Gotta love government jobs: steady paycheck, cushy benefits, and it’s seemingly impossible to get fired, no matter how incompetent you are.

Such is the case with an employee of the California Department of Motor Vehicles, who apparently was napping at her desk for up to three hours every single day, for nearly four years.

The story of this sleepy state worker was revealed this week in a state audit of the DMV.

According to the San Francisco Chronicle, the California DMV has been the subject of complaints due to excessively long wait times. The average wait time at DMV offices in the San Francisco area was 43 minutes without an appointment and 19 minutes with one, but those times do not include the time the appointment itself takes, or the time waiting in line to get a ticket — a task which can take hours.

The napping employee, whose name was not disclosed, works as a data operator, which is responsible for updating address changes and new vehicle ownership forms, among other tasks.

The audit revealed that on average, other data operators at the DMV processed 560 documents every day, but this woman only managed to complete 200 a day — less than half. Her coworkers also told auditors that her work was often full of mistakes. (These same coworkers seem understandably annoyed at her slacking; four of them gave witness statements about her to the auditors.)

Mistakes at the DMV are no minor matter — these records include emergency contacts to use if a person is in an accident, and the drivers’ contact information so that they can be notified to renew their license and registration information as needed, and avoid expensive fines and possibly even criminal sanctions if they are caught driving without a valid license.

To sum up: she slept at her desk for three hours a day, every day, for almost four years. Her work output is less than half of what her colleagues complete daily. And the work she does manage to complete is full of mistakes.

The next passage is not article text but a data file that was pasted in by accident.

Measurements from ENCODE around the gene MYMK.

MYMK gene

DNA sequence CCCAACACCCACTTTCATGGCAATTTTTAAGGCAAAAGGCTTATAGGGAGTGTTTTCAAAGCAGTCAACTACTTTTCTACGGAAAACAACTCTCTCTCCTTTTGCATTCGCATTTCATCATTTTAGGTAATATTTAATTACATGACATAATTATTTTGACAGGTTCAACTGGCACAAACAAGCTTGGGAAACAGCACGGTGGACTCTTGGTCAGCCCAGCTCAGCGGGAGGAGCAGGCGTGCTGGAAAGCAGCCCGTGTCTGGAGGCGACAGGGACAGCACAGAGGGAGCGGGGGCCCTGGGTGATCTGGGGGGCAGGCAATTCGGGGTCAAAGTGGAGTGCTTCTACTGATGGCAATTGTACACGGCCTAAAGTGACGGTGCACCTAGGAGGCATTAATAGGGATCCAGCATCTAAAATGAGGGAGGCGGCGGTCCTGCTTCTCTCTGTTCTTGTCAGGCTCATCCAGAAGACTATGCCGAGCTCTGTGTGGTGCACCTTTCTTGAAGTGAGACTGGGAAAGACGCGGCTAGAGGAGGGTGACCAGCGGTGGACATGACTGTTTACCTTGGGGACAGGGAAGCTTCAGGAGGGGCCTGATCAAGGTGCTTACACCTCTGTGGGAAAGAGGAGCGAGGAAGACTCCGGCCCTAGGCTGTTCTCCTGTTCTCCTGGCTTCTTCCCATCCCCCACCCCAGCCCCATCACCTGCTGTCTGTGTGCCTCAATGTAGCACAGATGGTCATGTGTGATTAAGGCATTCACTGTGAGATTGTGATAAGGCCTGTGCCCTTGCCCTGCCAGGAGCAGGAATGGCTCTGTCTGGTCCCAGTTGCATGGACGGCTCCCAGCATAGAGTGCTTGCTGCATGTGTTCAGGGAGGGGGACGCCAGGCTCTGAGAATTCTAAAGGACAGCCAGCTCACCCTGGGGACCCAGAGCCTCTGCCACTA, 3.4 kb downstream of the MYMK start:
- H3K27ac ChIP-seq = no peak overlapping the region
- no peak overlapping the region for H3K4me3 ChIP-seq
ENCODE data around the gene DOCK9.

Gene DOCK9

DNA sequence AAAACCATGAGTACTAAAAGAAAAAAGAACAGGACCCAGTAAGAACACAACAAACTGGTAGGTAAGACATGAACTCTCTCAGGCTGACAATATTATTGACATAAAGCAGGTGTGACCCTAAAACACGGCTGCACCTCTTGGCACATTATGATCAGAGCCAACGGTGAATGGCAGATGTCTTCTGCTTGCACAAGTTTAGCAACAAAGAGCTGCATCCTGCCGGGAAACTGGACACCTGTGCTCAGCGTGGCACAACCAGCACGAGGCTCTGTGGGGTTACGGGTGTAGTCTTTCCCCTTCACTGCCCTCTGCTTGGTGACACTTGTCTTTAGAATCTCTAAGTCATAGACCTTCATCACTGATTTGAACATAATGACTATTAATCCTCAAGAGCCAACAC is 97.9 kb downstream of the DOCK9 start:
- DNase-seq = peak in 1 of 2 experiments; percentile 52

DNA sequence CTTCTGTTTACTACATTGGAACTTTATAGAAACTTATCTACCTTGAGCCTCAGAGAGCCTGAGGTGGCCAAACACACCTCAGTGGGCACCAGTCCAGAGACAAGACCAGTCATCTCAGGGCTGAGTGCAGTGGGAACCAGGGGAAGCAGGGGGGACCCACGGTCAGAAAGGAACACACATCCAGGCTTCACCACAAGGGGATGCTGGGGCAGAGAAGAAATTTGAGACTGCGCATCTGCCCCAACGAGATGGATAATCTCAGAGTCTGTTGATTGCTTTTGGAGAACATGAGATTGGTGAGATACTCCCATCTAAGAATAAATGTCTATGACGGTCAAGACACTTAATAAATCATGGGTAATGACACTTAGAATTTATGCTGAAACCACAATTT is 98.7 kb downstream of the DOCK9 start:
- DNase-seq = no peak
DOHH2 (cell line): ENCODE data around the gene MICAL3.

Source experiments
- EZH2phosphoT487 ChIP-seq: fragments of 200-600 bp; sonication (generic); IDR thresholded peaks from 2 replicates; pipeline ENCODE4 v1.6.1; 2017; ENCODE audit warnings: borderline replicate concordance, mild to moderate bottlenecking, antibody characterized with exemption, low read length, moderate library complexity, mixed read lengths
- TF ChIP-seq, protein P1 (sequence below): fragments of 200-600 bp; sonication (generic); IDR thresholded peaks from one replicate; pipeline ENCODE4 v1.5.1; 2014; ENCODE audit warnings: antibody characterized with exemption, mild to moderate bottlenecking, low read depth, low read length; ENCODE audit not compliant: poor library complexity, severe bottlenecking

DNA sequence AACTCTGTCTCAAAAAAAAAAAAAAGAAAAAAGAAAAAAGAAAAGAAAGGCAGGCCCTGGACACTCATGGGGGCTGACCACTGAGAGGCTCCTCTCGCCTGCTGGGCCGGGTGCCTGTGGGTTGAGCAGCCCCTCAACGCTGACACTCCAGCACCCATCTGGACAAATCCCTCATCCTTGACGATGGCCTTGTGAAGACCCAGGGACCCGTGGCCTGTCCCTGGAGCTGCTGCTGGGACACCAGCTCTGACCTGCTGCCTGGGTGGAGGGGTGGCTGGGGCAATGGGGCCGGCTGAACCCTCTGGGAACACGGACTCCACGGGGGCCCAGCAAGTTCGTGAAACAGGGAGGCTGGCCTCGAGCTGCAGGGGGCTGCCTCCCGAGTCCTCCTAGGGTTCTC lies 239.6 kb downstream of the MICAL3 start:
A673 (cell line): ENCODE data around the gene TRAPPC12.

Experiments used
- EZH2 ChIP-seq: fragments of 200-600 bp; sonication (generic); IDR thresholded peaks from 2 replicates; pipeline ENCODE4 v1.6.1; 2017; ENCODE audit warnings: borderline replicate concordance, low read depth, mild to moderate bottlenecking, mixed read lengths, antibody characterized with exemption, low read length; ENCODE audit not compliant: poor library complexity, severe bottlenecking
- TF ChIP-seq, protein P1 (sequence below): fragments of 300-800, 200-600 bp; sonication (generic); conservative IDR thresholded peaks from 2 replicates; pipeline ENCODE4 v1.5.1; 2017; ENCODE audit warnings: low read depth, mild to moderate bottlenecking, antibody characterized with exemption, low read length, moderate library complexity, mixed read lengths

No private employer would ever tolerate such aggressive and consistent incompetence, but since this is a government job, guess what happened to her?

Spoiler alert: not a darn thing.

She is still employed by the DMV, and apparently has suffered zero consequences.

Even though the woman’s supervisors had noted that she “routinely slept on the job” in her performance evaluations, they never actually disciplined her for it. The DMV’s excuse was that the supervisors had failed to “properly document” her sleeping at her desk, and that precluded taking any disciplinary action against her.

What level of “proper documentation” is needed beyond noting that she’s been taking naps when she’s supposed to be working? And did anyone ever think to try to go to her desk and wake her up so she could get back to work?

So far the only consequences seem to be that this woman’s supervisors have been ordered to “undergo additional training,” and she’s been warned that she “could be disciplined” (note: that does not say “will be disciplined”) for future workday nap times.

There is a possibility that her sleepiness is due to a medical condition. The Sacramento Bee reported that her doctor had informed her employer in 2016 that she had “a medical condition that made it difficult for her to work on a regular schedule,” and she was reassigned to her current role in January 2017. The naps continued.

It’s understandable to want to be sympathetic about whatever this mystery medical condition may be, but the taxpayers of California deserve a functioning DMV and allowing an employee to repeatedly fail to do her work — remember, she’s been operating at less than half capacity for nearly four years! — is profoundly unfair.

How many Californians spent extra hours languishing in DMV waiting rooms because this woman was off in the Land of Nod instead of processing their paperwork?

It’s yet another lesson in how local politics matter. It might make great headlines when President Trump tweets the outrage of the day, but that’s irrelevant for the average American’s daily life. When I moved back to Florida earlier this year, I was happy to see I could look up the wait times at all the DMV offices in my county online, and I headed to the one that was conveniently located and had a short wait time. The total time it took to get a ticket, hand over my forms and application, pay the fee, and get my photo taken (twice even — the first one was unflattering and they let you have one do-over), and get the driver’s license printed was barely 10 minutes.

Government doesn’t have to be dysfunctional and incompetent. Pay attention to who is running in your local and state elections — especially in the primaries. (And consider moving away from states like California.)

Follow Sarah Rumpf on Twitter: @rumpfshaker.